The success of such a system of message authentication of course depends on maintaining the secrecy of the cryptographic key from would-be interceptors. In any such system the same key must, however, be known to, or at least available for the computation of authenticators by, both the sender and recipient. In known systems this raises the possibility that one user might impersonate another and, since the foregoing possibility exists, that a user might attempt to repudiate a genuine transaction. That is to say, while a recipient may be certain from the contents of a received authenticator that any given message was received in the form in which it was originally sent, the authenticator itself cannot guarantee that the sender was the person whom the message purports it to be because the same authenticator generating key is available to all users.

SUMMARY OF THE INVENTION

The present invention seeks to address this problem and accordingly in one aspect resides in a data communication system in which a plurality of users are equipped with respective devices each for the computation and for the verification of message authenticators; each such device storing a common cryptographic function, a common secret cryptographic key and a respective non-secret offset for said key; and each such device being programmed to perform selectably the functions of: (i) computing and outputting an authenticator for a message inputted to the device, using said cryptographic function and said key combined with the respective stored offset; and (ii) computing an authenticator for a message inputted to the device, using said cryptographic function and said key combined with an inputted offset, comparing that authenticator with an authenticator inputted to the device and outputting an indication of verification or non-verification based on said comparison; but each said device being incapable of outputting an authenticator computed using said cryprographic function and said key combined with any offset other than its respective said stored offset. An "offset" in this invention is a value which effectively modifies the common cryptographic key in a respective manner.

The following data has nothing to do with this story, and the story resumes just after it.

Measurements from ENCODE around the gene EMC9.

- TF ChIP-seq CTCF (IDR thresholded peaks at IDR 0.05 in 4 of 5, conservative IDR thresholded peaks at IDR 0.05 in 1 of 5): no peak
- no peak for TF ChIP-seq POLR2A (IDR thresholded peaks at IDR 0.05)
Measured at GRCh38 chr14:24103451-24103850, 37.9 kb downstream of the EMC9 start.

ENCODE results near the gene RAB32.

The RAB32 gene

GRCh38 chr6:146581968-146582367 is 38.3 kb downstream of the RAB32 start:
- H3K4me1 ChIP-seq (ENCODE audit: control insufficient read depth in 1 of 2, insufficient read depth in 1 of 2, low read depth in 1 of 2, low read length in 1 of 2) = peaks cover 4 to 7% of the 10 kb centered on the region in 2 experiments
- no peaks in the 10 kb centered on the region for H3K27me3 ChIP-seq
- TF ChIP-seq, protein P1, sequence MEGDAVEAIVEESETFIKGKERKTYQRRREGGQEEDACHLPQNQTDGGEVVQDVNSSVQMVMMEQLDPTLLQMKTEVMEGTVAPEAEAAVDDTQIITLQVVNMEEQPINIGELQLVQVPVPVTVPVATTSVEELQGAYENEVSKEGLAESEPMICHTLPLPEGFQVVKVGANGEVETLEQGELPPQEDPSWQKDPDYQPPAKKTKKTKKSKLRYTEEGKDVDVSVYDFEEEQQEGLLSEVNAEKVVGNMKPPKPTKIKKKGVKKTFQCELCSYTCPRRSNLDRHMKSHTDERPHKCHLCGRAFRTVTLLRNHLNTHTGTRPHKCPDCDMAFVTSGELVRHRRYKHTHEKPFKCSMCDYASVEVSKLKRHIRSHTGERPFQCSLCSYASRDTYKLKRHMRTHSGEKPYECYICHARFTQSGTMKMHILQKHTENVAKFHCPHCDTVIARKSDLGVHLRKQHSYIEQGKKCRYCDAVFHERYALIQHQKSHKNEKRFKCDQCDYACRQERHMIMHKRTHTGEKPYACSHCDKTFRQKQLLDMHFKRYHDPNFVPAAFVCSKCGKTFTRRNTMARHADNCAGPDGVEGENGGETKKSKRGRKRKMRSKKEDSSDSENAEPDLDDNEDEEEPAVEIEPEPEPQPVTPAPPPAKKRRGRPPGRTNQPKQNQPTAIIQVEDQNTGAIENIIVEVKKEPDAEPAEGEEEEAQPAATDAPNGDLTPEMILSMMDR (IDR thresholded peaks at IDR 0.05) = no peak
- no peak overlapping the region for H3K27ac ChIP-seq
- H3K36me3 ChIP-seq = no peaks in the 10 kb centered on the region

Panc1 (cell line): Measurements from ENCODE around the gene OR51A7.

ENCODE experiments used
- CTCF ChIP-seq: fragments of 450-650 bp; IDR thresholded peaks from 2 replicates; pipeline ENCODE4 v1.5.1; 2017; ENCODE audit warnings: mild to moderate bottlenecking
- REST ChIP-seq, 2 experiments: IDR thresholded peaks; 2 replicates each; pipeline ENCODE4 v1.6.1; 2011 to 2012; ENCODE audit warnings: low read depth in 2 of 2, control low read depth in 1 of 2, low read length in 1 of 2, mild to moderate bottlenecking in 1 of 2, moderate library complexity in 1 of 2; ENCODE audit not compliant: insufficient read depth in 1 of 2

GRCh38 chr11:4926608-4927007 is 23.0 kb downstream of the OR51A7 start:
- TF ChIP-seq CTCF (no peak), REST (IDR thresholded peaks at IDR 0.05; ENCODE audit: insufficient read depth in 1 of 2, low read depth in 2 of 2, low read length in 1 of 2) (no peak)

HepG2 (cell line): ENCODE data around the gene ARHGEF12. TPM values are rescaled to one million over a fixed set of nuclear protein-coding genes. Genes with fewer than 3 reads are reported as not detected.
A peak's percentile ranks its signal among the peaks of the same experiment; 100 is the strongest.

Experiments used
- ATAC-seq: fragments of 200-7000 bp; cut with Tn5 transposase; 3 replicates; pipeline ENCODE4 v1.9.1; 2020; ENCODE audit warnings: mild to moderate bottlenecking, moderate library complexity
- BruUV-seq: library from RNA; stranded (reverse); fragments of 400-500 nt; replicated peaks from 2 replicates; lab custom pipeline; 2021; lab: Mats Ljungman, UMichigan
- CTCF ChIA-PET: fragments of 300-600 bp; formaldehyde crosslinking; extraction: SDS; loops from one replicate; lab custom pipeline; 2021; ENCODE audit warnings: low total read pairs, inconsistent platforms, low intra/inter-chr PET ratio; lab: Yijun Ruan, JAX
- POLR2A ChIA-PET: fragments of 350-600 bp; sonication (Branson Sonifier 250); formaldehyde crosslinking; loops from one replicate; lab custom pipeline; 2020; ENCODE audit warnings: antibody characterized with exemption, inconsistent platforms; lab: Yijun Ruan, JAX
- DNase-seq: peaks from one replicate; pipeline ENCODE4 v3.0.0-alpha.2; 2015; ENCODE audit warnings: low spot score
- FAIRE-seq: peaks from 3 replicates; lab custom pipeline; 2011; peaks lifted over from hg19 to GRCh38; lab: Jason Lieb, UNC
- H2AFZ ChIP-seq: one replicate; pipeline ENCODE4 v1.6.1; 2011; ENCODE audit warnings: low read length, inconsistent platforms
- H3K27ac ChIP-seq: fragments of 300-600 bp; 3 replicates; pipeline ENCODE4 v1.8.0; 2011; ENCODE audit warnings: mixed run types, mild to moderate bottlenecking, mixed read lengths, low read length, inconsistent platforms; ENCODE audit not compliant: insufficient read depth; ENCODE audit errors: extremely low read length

In the operation of this system for message authentication a received authenticator will only be verified by a recipient if he has performed the aforesaid function (ii) using the key offset which corresponds to the device of the sender of the message. An essential feature of the system, however, is that the only user who can output (and thus transmit) an authenticator using the offset which corresponds to his own device is that user himself. The authenticator can therefore act as a verifiable "digital signature" identifying the sender of a message, the value of this offset effectively being the sender's ID within the system.